7.       When I first downloaded and installed IE7, I noticed that there was no Menu Bar showing.  Of course, the first thing I did was click on View, pointed to Toolbars, and selected Menu Bar.  Aha – there’s my Menu Bar.  What I didn’t realize is that the IE7 gives you the option to hide the menu bar – on purpose

When you hide the menu bar, which you really don’t need very often since most features can be accessed from the various tool bars, you gain valuable screen real-estate.  In other words, you have a larger screen area to actually look at web pages.  For many small monitors and laptops, this is a good thing. 

OK – so to use this feature, you have to first hide the menu bar:  Click on View, Toolbars, and deselect Menu Bar (remove the checkmark next to Menu Bar.).  The Menu bar is now hidden.  To view the menu bar, just press the Alt Key.  To rehide the Menu Bar, press the Alt Key again.  The Alt Key becomes a toggle to show and hide the Menu Bar.  Hmm…very cool!


8.  Did anyone get into Feeds yet?  (What’s he talking about?)  I’m talking about RSS Feeds.  RSS stands for Rich Site Summary.  Or maybe it stands for Really Simple Syndication.  Actually – they can’t seem to agree on what it stands for.  Doesn’t matter.  IE7 now builds these RSS Feeds right into the browser.  So here how it works.  (This is a hands on demonstration – so do all this stuff I am going to tell you).  First of all, the Feeds Icon is just to the right of the Home Page Icon on the right side of the screen. 

Go to  You will notice that the little Feeds Icon turns a bright red (or is that orange).  That means there are RSS Feeds accessible on this page.  Click on it.  Aha – you get a bunch of news headlines which are links. You can veg out on reading these feeds from CNN.  So that’s what feeds are.   Most TV news websites like,,…and many print news sites like have feeds.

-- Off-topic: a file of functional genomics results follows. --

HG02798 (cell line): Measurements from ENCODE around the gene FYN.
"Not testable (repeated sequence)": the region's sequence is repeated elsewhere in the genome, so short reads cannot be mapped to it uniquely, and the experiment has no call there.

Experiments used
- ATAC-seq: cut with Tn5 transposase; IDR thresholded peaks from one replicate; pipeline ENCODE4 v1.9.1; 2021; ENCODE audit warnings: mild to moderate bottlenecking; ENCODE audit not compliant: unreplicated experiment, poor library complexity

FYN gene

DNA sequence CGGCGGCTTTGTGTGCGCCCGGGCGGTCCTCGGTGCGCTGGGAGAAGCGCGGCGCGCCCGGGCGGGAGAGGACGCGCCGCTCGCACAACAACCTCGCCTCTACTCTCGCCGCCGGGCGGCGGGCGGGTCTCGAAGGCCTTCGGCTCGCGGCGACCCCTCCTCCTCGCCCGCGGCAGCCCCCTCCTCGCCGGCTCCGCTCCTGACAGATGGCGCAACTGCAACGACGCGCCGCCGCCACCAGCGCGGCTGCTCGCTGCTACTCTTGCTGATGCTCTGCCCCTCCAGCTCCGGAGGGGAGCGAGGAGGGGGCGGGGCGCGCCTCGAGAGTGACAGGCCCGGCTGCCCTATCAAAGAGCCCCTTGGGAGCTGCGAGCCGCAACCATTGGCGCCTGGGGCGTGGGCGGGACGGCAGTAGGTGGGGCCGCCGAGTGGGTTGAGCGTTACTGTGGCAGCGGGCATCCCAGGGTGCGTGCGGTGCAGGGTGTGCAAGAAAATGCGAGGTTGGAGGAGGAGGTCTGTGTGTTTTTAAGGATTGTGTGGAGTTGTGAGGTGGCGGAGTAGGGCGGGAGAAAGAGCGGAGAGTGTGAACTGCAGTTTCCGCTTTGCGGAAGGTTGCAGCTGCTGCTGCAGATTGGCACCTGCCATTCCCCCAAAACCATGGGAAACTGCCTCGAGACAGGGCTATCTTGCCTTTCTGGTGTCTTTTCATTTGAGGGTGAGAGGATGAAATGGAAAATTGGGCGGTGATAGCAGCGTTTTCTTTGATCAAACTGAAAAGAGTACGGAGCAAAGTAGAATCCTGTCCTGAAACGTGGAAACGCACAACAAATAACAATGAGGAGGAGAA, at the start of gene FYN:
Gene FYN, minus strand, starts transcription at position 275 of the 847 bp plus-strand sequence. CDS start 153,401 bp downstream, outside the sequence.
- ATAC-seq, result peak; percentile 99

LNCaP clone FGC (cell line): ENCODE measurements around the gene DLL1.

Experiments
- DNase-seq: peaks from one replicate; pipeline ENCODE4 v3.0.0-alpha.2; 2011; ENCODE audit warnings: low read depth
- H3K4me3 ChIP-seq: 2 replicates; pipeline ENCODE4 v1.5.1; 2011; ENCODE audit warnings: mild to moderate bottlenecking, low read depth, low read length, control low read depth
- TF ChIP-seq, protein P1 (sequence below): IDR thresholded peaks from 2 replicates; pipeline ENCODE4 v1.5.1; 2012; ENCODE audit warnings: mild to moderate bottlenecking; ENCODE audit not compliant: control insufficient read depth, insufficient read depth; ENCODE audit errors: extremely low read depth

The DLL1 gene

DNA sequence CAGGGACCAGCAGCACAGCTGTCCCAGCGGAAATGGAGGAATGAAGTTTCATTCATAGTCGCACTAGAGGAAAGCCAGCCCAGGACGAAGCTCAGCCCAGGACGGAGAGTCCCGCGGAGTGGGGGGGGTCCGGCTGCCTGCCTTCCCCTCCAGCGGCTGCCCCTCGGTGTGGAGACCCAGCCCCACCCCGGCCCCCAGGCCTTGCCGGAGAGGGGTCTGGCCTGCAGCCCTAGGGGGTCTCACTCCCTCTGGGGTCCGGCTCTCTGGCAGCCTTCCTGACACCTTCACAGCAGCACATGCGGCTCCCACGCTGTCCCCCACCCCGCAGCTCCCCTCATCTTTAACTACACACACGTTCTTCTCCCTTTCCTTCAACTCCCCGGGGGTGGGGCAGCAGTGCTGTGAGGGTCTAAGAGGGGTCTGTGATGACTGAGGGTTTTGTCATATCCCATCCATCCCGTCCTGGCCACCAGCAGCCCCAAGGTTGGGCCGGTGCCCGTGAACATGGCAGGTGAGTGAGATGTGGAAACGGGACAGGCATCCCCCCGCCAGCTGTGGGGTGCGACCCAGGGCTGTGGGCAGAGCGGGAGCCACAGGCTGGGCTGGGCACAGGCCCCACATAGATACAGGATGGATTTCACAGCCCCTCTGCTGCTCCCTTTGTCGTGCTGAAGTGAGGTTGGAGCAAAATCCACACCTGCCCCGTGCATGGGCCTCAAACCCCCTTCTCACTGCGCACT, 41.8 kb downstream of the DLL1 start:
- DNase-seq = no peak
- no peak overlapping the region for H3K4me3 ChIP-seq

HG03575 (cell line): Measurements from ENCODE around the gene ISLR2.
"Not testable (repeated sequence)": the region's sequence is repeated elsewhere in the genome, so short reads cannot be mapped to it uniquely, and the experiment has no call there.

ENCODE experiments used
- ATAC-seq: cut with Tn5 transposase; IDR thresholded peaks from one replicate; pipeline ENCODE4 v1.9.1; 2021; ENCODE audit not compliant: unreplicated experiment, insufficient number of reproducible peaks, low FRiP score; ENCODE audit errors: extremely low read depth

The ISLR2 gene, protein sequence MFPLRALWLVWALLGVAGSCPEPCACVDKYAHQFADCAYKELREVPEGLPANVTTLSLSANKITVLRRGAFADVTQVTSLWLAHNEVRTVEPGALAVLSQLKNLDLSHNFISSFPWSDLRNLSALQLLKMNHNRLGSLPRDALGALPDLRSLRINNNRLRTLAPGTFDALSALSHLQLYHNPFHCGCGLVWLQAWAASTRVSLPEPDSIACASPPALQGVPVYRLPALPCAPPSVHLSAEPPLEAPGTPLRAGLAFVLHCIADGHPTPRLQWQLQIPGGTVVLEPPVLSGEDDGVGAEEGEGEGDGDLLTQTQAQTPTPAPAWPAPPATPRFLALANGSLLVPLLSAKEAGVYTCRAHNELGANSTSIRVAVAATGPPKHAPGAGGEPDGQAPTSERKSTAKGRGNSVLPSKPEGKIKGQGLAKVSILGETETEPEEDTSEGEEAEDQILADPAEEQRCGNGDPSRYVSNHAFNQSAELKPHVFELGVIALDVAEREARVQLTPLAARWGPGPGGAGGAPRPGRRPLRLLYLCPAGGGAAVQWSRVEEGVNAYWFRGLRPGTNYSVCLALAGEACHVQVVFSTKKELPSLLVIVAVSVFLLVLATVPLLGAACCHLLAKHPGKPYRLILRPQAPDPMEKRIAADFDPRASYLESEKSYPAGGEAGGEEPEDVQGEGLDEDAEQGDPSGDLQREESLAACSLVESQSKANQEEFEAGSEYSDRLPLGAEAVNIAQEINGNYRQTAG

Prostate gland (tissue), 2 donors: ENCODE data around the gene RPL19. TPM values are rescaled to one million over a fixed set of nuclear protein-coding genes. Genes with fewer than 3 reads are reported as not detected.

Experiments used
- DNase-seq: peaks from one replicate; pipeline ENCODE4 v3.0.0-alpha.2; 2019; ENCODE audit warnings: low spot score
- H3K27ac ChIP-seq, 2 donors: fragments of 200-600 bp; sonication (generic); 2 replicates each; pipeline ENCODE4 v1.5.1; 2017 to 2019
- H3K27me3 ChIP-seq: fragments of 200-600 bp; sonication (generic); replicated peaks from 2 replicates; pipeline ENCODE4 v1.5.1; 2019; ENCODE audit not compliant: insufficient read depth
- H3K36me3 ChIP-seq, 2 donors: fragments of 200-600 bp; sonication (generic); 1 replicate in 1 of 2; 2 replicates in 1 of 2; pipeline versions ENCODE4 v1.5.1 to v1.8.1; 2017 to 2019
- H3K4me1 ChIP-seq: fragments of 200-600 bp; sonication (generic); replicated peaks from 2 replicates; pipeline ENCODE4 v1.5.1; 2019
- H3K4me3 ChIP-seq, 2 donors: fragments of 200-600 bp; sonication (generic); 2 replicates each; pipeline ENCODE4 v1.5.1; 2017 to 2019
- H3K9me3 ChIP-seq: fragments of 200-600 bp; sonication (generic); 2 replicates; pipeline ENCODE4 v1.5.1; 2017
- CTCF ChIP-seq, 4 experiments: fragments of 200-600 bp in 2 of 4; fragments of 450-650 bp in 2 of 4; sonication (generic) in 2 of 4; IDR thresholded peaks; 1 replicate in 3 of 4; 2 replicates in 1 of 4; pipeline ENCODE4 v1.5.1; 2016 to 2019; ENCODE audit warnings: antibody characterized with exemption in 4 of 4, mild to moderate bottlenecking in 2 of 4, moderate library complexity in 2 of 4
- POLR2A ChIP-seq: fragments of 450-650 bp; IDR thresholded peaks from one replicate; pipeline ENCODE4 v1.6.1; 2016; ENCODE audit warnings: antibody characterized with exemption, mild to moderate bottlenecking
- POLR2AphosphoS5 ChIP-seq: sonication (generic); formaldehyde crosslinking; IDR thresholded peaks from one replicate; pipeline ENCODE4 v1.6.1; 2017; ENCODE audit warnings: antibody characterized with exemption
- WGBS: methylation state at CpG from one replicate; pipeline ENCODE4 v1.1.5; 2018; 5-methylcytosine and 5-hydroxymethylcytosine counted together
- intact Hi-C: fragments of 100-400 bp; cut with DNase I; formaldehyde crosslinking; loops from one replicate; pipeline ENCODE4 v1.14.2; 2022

And – you can subscribe to these feeds.  When  you click on the Feeds Icon and look at the Feeds that are available, you can subscribe to them.  At the top of the screen, click on the link that says, “Subscribe to this feed.”    When you do, that subscription becomes active and is available at the click of a button – without having to go out to the website.  You just press the shortcut key, Ctrl-J, and you will see all the Feeds that you are subscribed to in a floating (un-pinned) panel.  You can also access the subscribed Feeds in the Favorites panel (Ctrl-I or the History panel (Ctrl-H).  Try some of these shortcuts to see how it works.


You can learn more about Feeds.  When you click on a Feed to subscribe to it, there is a link that says, “Learn more about Feeds.”  You will access the Windows Internet Explorer help screen and you can read an excellent FAQ on the subject.  We’ll learn more about Feeds and Feed Readers in the future.


Well – that’s it for now.  Learn more about IE7 and unleash the power of the internet on your computer.


Here’s a list of the shortcuts we learned.


Ctrl - + (plus) or Ctrl- - (minus) to

Ctrl + turn the scroll wheel to Zoom in or out of a webpage.

Ctrl + 0 (zero) to return to 100% view.


Shift – turn the scroll wheel to go backward or forward to previously visited web pages.

Ctrl-W to close a Tab

Hold down Ctrl-W to close all tabs and quit Internet Explorer.


Ctrl + a number – to go to that Tab.  Example:  if you have 5 tabs open, and press Ctrl-5, you will go to the 5th Tab.  Ctrl-4 will take you to the 4th Tab – and so on.

Ctrl – Q to open up Quick Tabs


Ctrl – I to show your Favorites.  Don’t forget to use the arrow keys (Left, Right, Up, and Down) to navigate the Favorites Panel and open folders.

Ctrl – H to show the History Panel.


Press the Alt key to hide and un-hide the Menu Bar.  (It has to be hidden before this will work).


Ctrl-J to open up the Feeds Panel.